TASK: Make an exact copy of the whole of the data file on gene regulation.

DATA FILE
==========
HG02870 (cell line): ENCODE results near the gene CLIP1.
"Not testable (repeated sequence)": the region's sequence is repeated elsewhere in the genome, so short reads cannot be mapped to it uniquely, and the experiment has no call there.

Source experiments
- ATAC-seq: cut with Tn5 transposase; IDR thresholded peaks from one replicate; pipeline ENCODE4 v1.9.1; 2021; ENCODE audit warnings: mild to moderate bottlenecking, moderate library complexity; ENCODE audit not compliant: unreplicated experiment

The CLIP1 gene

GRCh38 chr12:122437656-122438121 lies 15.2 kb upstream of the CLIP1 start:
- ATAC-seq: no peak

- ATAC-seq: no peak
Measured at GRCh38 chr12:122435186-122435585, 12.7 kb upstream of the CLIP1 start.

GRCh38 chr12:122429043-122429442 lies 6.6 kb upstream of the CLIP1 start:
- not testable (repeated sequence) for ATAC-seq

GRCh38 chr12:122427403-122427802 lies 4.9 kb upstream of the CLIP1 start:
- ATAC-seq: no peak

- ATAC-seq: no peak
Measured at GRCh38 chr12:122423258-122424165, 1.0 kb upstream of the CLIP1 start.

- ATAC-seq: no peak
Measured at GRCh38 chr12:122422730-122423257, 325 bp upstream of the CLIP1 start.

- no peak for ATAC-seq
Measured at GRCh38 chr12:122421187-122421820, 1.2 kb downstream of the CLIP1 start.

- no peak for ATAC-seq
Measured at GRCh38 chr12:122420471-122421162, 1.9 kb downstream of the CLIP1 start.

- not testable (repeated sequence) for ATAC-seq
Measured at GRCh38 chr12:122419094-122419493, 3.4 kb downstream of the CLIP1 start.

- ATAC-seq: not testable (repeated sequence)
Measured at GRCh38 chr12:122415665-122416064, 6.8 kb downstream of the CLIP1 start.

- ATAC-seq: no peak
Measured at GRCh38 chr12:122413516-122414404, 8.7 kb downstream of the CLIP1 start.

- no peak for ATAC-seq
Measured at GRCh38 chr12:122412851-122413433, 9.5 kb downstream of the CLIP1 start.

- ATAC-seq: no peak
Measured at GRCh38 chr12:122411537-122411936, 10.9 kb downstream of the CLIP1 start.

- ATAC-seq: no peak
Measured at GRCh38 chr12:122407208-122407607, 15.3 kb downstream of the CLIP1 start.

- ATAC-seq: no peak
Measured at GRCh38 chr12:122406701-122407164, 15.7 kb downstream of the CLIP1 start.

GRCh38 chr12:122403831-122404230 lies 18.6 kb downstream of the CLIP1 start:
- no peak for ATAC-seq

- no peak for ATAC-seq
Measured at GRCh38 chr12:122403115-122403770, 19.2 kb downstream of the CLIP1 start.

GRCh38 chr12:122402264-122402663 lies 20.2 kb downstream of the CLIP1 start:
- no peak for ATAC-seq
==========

HG02870 (cell line): ENCODE results near the gene CLIP1.
"Not testable (repeated sequence)": the region's sequence is repeated elsewhere in the genome, so short reads cannot be mapped to it uniquely, and the experiment has no call there.

Source experiments
- ATAC-seq: cut with Tn5 transposase; IDR thresholded peaks from one replicate; pipeline ENCODE4 v1.9.1; 2021; ENCODE audit warnings: mild to moderate bottlenecking, moderate library complexity; ENCODE audit not compliant: unreplicated experiment

The CLIP1 gene

GRCh38 chr12:122437656-122438121 lies 15.2 kb upstream of the CLIP1 start:
- ATAC-seq: no peak

- ATAC-seq: no peak
Measured at GRCh38 chr12:122435186-122435585, 12.7 kb upstream of the CLIP1 start.

GRCh38 chr12:122429043-122429442 lies 6.6 kb upstream of the CLIP1 start:
- not testable (repeated sequence) for ATAC-seq

GRCh38 chr12:122427403-122427802 lies 4.9 kb upstream of the CLIP1 start:
- ATAC-seq: no peak

- ATAC-seq: no peak
Measured at GRCh38 chr12:122423258-122424165, 1.0 kb upstream of the CLIP1 start.

- ATAC-seq: no peak
Measured at GRCh38 chr12:122422730-122423257, 325 bp upstream of the CLIP1 start.

- no peak for ATAC-seq
Measured at GRCh38 chr12:122421187-122421820, 1.2 kb downstream of the CLIP1 start.

- no peak for ATAC-seq
Measured at GRCh38 chr12:122420471-122421162, 1.9 kb downstream of the CLIP1 start.

- not testable (repeated sequence) for ATAC-seq
Measured at GRCh38 chr12:122419094-122419493, 3.4 kb downstream of the CLIP1 start.

- ATAC-seq: not testable (repeated sequence)
Measured at GRCh38 chr12:122415665-122416064, 6.8 kb downstream of the CLIP1 start.

- ATAC-seq: no peak
Measured at GRCh38 chr12:122413516-122414404, 8.7 kb downstream of the CLIP1 start.

- no peak for ATAC-seq
Measured at GRCh38 chr12:122412851-122413433, 9.5 kb downstream of the CLIP1 start.

- ATAC-seq: no peak
Measured at GRCh38 chr12:122411537-122411936, 10.9 kb downstream of the CLIP1 start.

- ATAC-seq: no peak
Measured at GRCh38 chr12:122407208-122407607, 15.3 kb downstream of the CLIP1 start.

- ATAC-seq: no peak
Measured at GRCh38 chr12:122406701-122407164, 15.7 kb downstream of the CLIP1 start.

GRCh38 chr12:122403831-122404230 lies 18.6 kb downstream of the CLIP1 start:
- no peak for ATAC-seq

- no peak for ATAC-seq
Measured at GRCh38 chr12:122403115-122403770, 19.2 kb downstream of the CLIP1 start.

GRCh38 chr12:122402264-122402663 lies 20.2 kb downstream of the CLIP1 start:
- no peak for ATAC-seq